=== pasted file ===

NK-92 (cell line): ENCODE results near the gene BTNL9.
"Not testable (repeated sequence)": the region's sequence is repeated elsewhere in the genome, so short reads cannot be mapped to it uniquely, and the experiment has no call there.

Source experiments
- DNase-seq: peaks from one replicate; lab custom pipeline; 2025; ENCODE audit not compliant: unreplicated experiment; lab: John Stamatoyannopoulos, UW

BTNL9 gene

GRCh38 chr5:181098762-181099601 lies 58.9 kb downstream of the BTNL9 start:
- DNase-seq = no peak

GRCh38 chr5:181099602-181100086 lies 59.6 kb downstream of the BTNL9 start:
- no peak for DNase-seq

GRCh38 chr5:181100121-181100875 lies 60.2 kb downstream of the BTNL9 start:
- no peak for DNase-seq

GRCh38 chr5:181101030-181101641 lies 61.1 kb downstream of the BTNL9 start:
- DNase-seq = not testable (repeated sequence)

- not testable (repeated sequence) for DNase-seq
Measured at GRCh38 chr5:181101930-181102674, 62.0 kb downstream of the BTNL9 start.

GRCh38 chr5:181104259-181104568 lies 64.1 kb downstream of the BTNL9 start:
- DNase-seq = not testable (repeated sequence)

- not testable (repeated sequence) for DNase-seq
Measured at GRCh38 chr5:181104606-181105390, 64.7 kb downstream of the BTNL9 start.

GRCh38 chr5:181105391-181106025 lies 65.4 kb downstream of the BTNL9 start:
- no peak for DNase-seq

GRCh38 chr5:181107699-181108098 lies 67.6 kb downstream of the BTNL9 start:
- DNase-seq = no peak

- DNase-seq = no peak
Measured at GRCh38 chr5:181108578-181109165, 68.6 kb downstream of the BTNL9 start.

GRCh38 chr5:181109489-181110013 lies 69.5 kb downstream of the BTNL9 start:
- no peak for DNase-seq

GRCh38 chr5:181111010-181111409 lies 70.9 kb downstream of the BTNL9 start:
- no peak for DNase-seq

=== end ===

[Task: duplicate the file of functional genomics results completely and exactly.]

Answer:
NK-92 (cell line): ENCODE results near the gene BTNL9.
"Not testable (repeated sequence)": the region's sequence is repeated elsewhere in the genome, so short reads cannot be mapped to it uniquely, and the experiment has no call there.

Source experiments
- DNase-seq: peaks from one replicate; lab custom pipeline; 2025; ENCODE audit not compliant: unreplicated experiment; lab: John Stamatoyannopoulos, UW

BTNL9 gene

GRCh38 chr5:181098762-181099601 lies 58.9 kb downstream of the BTNL9 start:
- DNase-seq = no peak

GRCh38 chr5:181099602-181100086 lies 59.6 kb downstream of the BTNL9 start:
- no peak for DNase-seq

GRCh38 chr5:181100121-181100875 lies 60.2 kb downstream of the BTNL9 start:
- no peak for DNase-seq

GRCh38 chr5:181101030-181101641 lies 61.1 kb downstream of the BTNL9 start:
- DNase-seq = not testable (repeated sequence)

- not testable (repeated sequence) for DNase-seq
Measured at GRCh38 chr5:181101930-181102674, 62.0 kb downstream of the BTNL9 start.

GRCh38 chr5:181104259-181104568 lies 64.1 kb downstream of the BTNL9 start:
- DNase-seq = not testable (repeated sequence)

- not testable (repeated sequence) for DNase-seq
Measured at GRCh38 chr5:181104606-181105390, 64.7 kb downstream of the BTNL9 start.

GRCh38 chr5:181105391-181106025 lies 65.4 kb downstream of the BTNL9 start:
- no peak for DNase-seq

GRCh38 chr5:181107699-181108098 lies 67.6 kb downstream of the BTNL9 start:
- DNase-seq = no peak

- DNase-seq = no peak
Measured at GRCh38 chr5:181108578-181109165, 68.6 kb downstream of the BTNL9 start.

GRCh38 chr5:181109489-181110013 lies 69.5 kb downstream of the BTNL9 start:
- no peak for DNase-seq

GRCh38 chr5:181111010-181111409 lies 70.9 kb downstream of the BTNL9 start:
- no peak for DNase-seq